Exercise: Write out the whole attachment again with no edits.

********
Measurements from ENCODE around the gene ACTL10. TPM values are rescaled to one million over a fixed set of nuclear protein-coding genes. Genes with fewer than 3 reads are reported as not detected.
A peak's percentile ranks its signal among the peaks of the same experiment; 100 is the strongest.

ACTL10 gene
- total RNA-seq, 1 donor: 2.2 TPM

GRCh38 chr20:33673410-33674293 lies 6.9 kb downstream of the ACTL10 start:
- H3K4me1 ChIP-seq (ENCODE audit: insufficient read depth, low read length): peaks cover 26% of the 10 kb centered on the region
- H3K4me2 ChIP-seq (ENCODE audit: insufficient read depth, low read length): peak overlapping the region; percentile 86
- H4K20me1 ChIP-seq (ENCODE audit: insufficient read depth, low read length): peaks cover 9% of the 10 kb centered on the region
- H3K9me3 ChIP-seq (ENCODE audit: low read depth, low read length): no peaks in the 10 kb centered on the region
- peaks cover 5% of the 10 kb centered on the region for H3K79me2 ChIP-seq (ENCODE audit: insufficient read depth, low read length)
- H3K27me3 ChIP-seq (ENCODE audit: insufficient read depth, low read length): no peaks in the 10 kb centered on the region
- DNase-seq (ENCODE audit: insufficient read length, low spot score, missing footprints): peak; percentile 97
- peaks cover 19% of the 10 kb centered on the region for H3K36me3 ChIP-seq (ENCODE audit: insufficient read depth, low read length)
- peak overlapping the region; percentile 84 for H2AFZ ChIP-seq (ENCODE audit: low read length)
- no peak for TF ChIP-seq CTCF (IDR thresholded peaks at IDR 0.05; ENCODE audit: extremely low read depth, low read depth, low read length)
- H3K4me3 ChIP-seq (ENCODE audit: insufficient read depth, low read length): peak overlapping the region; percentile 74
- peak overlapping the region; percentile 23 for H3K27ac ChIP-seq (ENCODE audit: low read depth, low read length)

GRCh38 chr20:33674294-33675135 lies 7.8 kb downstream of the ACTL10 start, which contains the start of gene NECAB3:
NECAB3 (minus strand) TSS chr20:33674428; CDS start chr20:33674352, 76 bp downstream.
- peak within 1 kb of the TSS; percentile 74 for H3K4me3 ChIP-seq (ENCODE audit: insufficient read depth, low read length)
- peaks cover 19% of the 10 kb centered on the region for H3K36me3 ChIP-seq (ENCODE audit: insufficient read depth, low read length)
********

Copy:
Measurements from ENCODE around the gene ACTL10. TPM values are rescaled to one million over a fixed set of nuclear protein-coding genes. Genes with fewer than 3 reads are reported as not detected.
A peak's percentile ranks its signal among the peaks of the same experiment; 100 is the strongest.

ACTL10 gene
- total RNA-seq, 1 donor: 2.2 TPM

GRCh38 chr20:33673410-33674293 lies 6.9 kb downstream of the ACTL10 start:
- H3K4me1 ChIP-seq (ENCODE audit: insufficient read depth, low read length): peaks cover 26% of the 10 kb centered on the region
- H3K4me2 ChIP-seq (ENCODE audit: insufficient read depth, low read length): peak overlapping the region; percentile 86
- H4K20me1 ChIP-seq (ENCODE audit: insufficient read depth, low read length): peaks cover 9% of the 10 kb centered on the region
- H3K9me3 ChIP-seq (ENCODE audit: low read depth, low read length): no peaks in the 10 kb centered on the region
- peaks cover 5% of the 10 kb centered on the region for H3K79me2 ChIP-seq (ENCODE audit: insufficient read depth, low read length)
- H3K27me3 ChIP-seq (ENCODE audit: insufficient read depth, low read length): no peaks in the 10 kb centered on the region
- DNase-seq (ENCODE audit: insufficient read length, low spot score, missing footprints): peak; percentile 97
- peaks cover 19% of the 10 kb centered on the region for H3K36me3 ChIP-seq (ENCODE audit: insufficient read depth, low read length)
- peak overlapping the region; percentile 84 for H2AFZ ChIP-seq (ENCODE audit: low read length)
- no peak for TF ChIP-seq CTCF (IDR thresholded peaks at IDR 0.05; ENCODE audit: extremely low read depth, low read depth, low read length)
- H3K4me3 ChIP-seq (ENCODE audit: insufficient read depth, low read length): peak overlapping the region; percentile 74
- peak overlapping the region; percentile 23 for H3K27ac ChIP-seq (ENCODE audit: low read depth, low read length)

GRCh38 chr20:33674294-33675135 lies 7.8 kb downstream of the ACTL10 start, which contains the start of gene NECAB3:
NECAB3 (minus strand) TSS chr20:33674428; CDS start chr20:33674352, 76 bp downstream.
- peak within 1 kb of the TSS; percentile 74 for H3K4me3 ChIP-seq (ENCODE audit: insufficient read depth, low read length)
- peaks cover 19% of the 10 kb centered on the region for H3K36me3 ChIP-seq (ENCODE audit: insufficient read depth, low read length)